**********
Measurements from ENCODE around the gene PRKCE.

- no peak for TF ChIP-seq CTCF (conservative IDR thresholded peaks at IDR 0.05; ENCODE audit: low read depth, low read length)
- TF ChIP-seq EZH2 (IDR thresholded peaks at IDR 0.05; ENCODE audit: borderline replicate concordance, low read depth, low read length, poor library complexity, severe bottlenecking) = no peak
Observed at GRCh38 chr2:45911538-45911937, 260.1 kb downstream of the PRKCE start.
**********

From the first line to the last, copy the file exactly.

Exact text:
Measurements from ENCODE around the gene PRKCE.

- no peak for TF ChIP-seq CTCF (conservative IDR thresholded peaks at IDR 0.05; ENCODE audit: low read depth, low read length)
- TF ChIP-seq EZH2 (IDR thresholded peaks at IDR 0.05; ENCODE audit: borderline replicate concordance, low read depth, low read length, poor library complexity, severe bottlenecking) = no peak
Observed at GRCh38 chr2:45911538-45911937, 260.1 kb downstream of the PRKCE start.